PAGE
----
Lord Alfred Douglas Prize 2020 awarded


Photo of Sylee Gore

Sylee Gore wrote "Peaceable City"



Photo of Tara Lee

Tara Lee wrote "Nothing new under the sun"

The Faculty of English Language and Literature congratulates Sylee Gore and Tara Lee who have been named the joint winners of the Lord Alfred Douglas Prize 2020.  The judges also commended Michaela Wilson Coplen of Lincoln College and Lily Smart of St Hilda’s College for their entries.

Gore, of Kellogg College, shared her reaction to the news:

It’s an immense honour. I loved the rigour of the Prize’s 'strict rhyming metre', the push to find elastic in a taut poetic net. I’m heartened in my work on the sonnet, and profoundly grateful to the judges for their encouragement.

Lee, of Corpus Christi College, said:

I'd like to express my thanks. I'd also like to credit Maggie Nelson's The Argonauts for drawing my attention to the fabulous Barthes passage which inspired my use of the sonnet form to suggest that a better question than 'what's worth saying?' might be 'what's worth saying again?'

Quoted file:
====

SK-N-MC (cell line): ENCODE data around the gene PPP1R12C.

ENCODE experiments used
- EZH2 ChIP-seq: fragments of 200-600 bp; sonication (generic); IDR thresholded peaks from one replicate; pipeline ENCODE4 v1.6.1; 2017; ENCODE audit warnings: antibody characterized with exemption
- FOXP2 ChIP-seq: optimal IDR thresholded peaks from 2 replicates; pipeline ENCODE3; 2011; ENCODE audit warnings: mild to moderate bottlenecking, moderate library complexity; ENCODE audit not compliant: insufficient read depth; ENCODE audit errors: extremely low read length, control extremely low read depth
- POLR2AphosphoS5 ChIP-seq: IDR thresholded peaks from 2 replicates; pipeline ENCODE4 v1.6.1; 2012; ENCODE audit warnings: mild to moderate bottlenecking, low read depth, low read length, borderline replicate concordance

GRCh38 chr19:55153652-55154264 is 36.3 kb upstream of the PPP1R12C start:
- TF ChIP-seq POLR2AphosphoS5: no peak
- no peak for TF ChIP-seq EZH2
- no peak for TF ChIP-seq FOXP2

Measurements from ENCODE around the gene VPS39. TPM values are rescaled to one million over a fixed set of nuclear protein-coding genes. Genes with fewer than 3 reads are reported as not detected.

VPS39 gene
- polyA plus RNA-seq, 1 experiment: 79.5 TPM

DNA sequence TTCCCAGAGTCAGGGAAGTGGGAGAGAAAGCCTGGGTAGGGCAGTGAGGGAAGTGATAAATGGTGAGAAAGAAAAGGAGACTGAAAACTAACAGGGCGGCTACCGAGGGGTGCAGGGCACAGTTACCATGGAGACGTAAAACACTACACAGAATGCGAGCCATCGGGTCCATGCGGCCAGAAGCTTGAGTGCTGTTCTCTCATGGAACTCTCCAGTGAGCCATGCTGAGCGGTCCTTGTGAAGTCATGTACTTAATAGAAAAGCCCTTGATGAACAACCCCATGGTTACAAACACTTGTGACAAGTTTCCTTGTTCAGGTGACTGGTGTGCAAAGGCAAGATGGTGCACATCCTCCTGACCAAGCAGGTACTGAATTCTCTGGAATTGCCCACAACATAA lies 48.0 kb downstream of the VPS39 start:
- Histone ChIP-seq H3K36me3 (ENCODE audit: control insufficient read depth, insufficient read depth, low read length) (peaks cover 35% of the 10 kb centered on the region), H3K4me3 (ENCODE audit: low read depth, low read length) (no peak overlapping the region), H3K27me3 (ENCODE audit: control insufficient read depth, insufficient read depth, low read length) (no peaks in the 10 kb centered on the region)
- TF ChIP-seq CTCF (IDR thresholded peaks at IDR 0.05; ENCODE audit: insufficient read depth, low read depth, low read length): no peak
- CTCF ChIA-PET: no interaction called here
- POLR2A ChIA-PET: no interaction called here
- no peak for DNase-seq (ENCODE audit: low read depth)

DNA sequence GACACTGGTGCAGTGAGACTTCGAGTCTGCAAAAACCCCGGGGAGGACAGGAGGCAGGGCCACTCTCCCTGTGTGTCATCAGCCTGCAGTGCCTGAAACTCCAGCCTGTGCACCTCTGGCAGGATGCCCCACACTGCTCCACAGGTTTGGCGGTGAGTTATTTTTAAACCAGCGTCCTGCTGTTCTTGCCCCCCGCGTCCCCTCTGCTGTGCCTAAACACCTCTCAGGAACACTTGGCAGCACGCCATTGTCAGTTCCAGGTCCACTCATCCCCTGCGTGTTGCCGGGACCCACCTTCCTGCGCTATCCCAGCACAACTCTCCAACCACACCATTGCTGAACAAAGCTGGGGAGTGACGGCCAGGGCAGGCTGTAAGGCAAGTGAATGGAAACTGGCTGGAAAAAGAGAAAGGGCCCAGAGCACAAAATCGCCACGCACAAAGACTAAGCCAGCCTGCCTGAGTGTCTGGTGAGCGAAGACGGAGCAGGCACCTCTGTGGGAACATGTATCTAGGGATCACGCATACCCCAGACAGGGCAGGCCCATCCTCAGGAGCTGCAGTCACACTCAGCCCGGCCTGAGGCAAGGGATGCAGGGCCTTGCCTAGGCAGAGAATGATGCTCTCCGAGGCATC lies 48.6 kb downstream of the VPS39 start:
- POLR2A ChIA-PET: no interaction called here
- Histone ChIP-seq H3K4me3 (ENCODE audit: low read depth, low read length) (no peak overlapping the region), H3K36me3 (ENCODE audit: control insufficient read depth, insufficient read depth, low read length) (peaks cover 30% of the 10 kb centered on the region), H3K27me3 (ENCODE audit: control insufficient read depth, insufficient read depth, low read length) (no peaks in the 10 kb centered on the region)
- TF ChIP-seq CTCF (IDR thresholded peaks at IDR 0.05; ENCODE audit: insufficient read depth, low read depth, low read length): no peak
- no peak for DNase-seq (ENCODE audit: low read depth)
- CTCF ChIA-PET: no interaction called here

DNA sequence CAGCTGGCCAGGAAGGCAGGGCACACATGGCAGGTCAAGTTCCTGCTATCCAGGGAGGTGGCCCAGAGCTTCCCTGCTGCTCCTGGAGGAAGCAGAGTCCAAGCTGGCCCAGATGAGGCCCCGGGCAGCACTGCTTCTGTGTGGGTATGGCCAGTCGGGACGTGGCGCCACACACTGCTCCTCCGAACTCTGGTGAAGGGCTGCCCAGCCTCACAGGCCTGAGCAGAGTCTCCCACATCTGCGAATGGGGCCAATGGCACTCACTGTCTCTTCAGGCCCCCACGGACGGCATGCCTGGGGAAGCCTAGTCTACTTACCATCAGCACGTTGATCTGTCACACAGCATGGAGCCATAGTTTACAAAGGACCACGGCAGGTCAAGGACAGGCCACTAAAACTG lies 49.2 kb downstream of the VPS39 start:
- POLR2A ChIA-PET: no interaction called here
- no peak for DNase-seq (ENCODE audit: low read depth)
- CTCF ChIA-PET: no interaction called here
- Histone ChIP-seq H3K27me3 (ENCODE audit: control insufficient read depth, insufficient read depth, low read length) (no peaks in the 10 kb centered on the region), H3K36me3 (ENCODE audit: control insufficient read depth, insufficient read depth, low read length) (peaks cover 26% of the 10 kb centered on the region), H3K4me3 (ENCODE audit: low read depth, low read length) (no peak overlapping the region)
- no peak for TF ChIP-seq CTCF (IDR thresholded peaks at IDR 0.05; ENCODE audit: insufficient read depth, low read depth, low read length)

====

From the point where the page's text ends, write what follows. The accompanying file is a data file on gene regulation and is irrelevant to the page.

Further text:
The Lord Alfred Douglas prize is awarded to current undergraduate and graduate students of Oxford University for the best sonnet or other poem written in English and in strict rhyming metre.  Winning entries are deposited in the Bodleian Library.  The judges reflected on the submissions:

It was a pleasure to judge this year's competition. The standards were so high that we decided to celebrate four entries.

Peaceable City by Sylee Gore is a surreal vision of a city taken over by animals.  It's a perfect sonnet, full of unforgettable images, such as a fawn ascending an escalator and two herons perched on food court chairs. 

The other winning entry was Nothing new under the sun by Tara Lee, a very different but equally well-made sonnet about the whole convention of love poetry.

We liked all the other poems these winners submitted and we were also delighted by Michaela Wilson Coplen's Guarded, a concealed sonnet full of vivid phrases and musical tension. Lily Smart wrote a long rhyming poem called Seven o'clock in Seaford, which we couldn't resist for its poignancy and lightness of touch.

Thank you and well done to everyone who entered.